An apple of discord is a reference to the Golden Apple of Discord (Greek: μήλον της Έριδος) which, according to Greek mythology, the goddess Eris (Gr. Ερις, "Strife") said that she would give "to the fairest" at the wedding of Peleus and Thetis, sparking a vanity-fueled dispute between Hera, Athena and Aphrodite that eventually led to the Trojan War1. Thus, "apple of discord" became a euphemism for the core, kernel, or crux of an argument, or for a small matter that could lead to a bigger dispute. The Ancient Greek word "μῆλον" also means sheep or goat.[2]. Homer in his Odyssey describes how Odysseus sacrificed two goats (μήλα) when he reaches the underworld.[3]

The Apple of Dischord

In philosophy, an aporia is a philosophical puzzle or a seemingly insoluble impasse in an inquiry, often arising as a result of equally plausible yet inconsistent premises. It can also denote the state of being perplexed, or at a loss, at such a puzzle or impasse. The notion of an aporia is principally found in Greek philosophy, but it also plays a role in post-structuralist philosophy, as in the writings of Derrida and Irigaray, and it has also served as an instrument of investigation in analytic philosophy.

Plato's early dialogues are often called his 'aporetic' (Greek: ἀπορητικός) dialogues because they typically end in aporia. Socrates questions his interlocutor about the nature or definition of a concept, for example virtue or courage. Socrates then, through elenctic testing, shows his interlocutor that his answer is unsatisfactory. After a number of such failed attempts, the interlocutor admits he is in aporia about the concept, concluding that he does not know what it is. In Plato's Meno (84a-c), Socrates describes that aporia shows someone who merely thought he knew something that he does not in fact know it and instills in him a desire to investigate it.

In Aristotle's Metaphysics aporia plays a role in his method of inquiry. In contrast to a rationalist inquiry that begins from a priori principles, or an empiricist inquiry that begins from a tabula rasa, he begins the Metaphysics by surveying the various aporiai that exist, drawing in particular on what puzzled his predecessors: "it is necessary that we should first review the things about which we need, from the outset, to be puzzled" (995a24).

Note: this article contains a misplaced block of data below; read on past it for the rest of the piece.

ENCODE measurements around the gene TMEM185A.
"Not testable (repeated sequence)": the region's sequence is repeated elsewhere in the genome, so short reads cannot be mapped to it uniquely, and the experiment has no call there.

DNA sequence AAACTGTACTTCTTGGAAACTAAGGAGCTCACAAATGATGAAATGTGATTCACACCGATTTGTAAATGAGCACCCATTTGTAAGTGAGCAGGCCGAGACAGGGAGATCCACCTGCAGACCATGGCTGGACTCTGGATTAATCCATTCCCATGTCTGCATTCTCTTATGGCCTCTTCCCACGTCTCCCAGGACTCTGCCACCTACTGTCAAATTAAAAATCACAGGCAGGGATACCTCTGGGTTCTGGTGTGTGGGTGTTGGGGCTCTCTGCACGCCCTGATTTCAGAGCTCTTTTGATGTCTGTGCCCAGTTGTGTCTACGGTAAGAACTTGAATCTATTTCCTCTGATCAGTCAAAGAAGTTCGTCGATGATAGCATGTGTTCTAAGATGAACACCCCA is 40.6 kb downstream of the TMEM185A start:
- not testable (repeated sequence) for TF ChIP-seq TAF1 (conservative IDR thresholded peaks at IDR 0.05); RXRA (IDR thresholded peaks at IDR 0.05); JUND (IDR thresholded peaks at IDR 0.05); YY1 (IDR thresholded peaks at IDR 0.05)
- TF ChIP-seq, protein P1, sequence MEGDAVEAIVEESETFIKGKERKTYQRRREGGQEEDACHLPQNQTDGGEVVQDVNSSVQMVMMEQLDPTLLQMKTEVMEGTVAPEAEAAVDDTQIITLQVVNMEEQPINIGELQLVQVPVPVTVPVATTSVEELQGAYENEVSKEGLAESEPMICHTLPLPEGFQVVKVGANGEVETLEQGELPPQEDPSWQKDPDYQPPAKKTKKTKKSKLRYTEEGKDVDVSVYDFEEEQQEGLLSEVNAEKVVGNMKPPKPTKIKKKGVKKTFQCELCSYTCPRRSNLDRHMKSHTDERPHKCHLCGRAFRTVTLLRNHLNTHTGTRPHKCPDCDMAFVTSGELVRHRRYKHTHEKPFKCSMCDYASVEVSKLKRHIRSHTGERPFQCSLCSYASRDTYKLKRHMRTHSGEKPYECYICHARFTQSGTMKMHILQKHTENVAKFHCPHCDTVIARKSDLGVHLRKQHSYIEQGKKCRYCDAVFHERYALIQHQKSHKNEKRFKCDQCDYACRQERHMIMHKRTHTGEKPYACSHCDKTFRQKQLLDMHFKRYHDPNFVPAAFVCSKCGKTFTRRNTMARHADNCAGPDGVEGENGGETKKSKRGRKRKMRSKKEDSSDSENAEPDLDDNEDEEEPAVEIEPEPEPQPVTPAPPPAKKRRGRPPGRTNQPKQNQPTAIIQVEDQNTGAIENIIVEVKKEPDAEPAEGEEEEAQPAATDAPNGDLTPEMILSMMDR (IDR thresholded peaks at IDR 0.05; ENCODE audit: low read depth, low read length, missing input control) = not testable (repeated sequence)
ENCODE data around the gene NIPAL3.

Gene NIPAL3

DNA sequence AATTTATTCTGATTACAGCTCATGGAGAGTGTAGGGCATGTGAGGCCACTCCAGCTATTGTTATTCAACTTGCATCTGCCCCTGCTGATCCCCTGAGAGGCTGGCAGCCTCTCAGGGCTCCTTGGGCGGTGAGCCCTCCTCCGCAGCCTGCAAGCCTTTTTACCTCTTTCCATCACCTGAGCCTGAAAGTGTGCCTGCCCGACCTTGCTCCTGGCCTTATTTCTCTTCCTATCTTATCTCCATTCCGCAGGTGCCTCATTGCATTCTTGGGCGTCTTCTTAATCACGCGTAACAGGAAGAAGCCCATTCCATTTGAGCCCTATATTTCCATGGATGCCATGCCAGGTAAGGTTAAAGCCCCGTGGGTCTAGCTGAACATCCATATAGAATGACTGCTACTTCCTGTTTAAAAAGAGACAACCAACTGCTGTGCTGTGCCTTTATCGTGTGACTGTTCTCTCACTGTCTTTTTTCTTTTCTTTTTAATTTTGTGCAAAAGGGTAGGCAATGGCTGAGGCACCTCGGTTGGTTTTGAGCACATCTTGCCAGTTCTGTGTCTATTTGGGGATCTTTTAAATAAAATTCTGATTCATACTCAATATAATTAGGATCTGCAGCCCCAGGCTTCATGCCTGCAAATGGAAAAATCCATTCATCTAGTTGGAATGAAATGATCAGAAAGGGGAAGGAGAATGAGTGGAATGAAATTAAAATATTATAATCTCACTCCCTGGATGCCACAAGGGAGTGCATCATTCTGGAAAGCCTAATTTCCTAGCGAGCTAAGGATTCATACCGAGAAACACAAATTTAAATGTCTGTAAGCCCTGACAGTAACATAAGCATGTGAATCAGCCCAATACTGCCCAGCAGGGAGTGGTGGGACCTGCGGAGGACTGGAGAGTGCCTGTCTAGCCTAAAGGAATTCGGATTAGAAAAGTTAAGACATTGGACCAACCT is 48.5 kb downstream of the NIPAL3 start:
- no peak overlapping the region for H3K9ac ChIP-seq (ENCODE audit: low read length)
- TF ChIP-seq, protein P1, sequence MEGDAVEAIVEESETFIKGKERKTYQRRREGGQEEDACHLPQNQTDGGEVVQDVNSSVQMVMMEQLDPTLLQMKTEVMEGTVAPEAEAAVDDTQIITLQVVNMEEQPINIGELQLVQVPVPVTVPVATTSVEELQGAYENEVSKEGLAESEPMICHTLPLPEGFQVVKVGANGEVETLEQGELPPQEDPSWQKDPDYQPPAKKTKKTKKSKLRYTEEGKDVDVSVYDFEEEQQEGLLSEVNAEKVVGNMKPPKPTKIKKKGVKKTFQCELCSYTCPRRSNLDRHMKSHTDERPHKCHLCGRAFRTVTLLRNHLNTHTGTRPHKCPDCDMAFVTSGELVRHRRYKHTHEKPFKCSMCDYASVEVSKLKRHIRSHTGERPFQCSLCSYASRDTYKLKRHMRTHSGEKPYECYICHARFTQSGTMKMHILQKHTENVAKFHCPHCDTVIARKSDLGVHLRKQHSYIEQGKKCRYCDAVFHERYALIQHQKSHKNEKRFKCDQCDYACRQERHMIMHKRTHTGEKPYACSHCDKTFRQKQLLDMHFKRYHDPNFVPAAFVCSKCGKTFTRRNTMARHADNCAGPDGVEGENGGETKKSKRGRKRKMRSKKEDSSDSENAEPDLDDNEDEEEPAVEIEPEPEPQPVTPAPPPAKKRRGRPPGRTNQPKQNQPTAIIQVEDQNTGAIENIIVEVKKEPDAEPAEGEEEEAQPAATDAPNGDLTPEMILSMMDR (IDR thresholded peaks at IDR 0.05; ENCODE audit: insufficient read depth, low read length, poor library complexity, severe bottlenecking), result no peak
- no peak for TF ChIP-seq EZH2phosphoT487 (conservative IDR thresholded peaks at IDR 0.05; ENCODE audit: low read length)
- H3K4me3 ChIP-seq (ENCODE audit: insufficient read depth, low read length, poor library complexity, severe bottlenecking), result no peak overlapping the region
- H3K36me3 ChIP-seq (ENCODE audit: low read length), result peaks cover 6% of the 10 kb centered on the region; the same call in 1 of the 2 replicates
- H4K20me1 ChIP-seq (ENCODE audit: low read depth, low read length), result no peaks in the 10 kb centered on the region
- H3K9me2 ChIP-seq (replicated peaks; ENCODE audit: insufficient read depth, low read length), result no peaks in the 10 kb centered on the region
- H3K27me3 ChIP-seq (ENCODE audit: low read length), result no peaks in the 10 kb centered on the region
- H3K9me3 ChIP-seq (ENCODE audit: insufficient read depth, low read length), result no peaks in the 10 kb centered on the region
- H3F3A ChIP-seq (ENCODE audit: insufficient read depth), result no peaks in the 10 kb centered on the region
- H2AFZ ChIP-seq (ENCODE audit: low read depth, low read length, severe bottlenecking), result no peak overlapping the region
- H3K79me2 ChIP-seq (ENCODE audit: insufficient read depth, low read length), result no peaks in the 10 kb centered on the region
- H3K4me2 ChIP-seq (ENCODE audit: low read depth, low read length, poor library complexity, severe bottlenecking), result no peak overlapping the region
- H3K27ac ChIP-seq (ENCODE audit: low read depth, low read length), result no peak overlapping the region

Philosophy

Greek mythology is the body of myths and legends belonging to the ancient Greeks concerning their gods and heroes, the nature of the world, and the origins and significance of their own cult and ritual practices. They were a part of religion in ancient Greece. Modern scholars refer to the myths and study them in an attempt to throw light on the religious and political institutions of Ancient Greece, its civilization, and to gain understanding of the nature of myth-making itself.[1]

Greek mythology is embodied explicitly in a large collection of narratives and implicitly in Greek representational arts, such as vase-paintings and votive gifts. Greek myth attempts to explain the origins of the world and details the lives and adventures of a wide variety of gods, goddesses, heroes, heroines, and mythological creatures. These accounts initially were disseminated in an oral-poetic tradition; today the Greek myths are known primarily from Greek literature.

The oldest known Greek literary sources, the epic poems Iliad and Odyssey, focus on events surrounding the Trojan War. Two poems by Homer's near contemporary Hesiod, the Theogony and the Works and Days, contain accounts of the genesis of the world, the succession of divine rulers, the succession of human ages, the origin of human woes, and the origin of sacrificial practices. Myths also are preserved in the Homeric Hymns, in fragments of epic poems of the Epic Cycle, in lyric poems, in the works of the tragedians of the fifth century BC, in writings of scholars and poets of the Hellenistic Age and in texts from the time of the Roman Empire by writers such as Plutarch and Pausanias.

Greek Mythology

Athenian tragedy—the oldest surviving form of tragedy—is a type of dance-drama that formed an important part of the theatrical culture of the city-state.[12] Having emerged sometime during the 6th century BCE, it flowered during the 5th century BCE, and continued to be popular until the beginning of the Hellenistic period.[13] We have complete texts extant by Aeschylus, Sophocles, and Euripides.[15]

Athenian tragedies were performed in late March/early April at an annual state religious festival in honor of Dionysos. The presentations took the form of a contest between three playwrights, who presented their works on three successive days. Each playwright offered a tetralogy consisting of three tragedies and a concluding comic piece called a satyr play. The four plays sometimes featured linked stories. Only one complete trilogy of tragedies has survived, the Oresteia of Aeschylus. The Greek theatre was in the open air, on the side of a hill, and performances of a trilogy and satyr play probably lasted most of the day. Performances were apparently open to all citizens, including women, but evidence is scant.

Many ancient Greek tragedians employed the ekkyklêma as a theatrical device, which was a platform hidden behind the skene that could be rolled out to display the aftermath of some event which had happened out of sight of the audience. This event was frequently a brutal murder of some sort, an act of violence which could not be effectively portrayed visually, but an action of which the other characters must see the effects in order for it to have meaning and emotional resonance.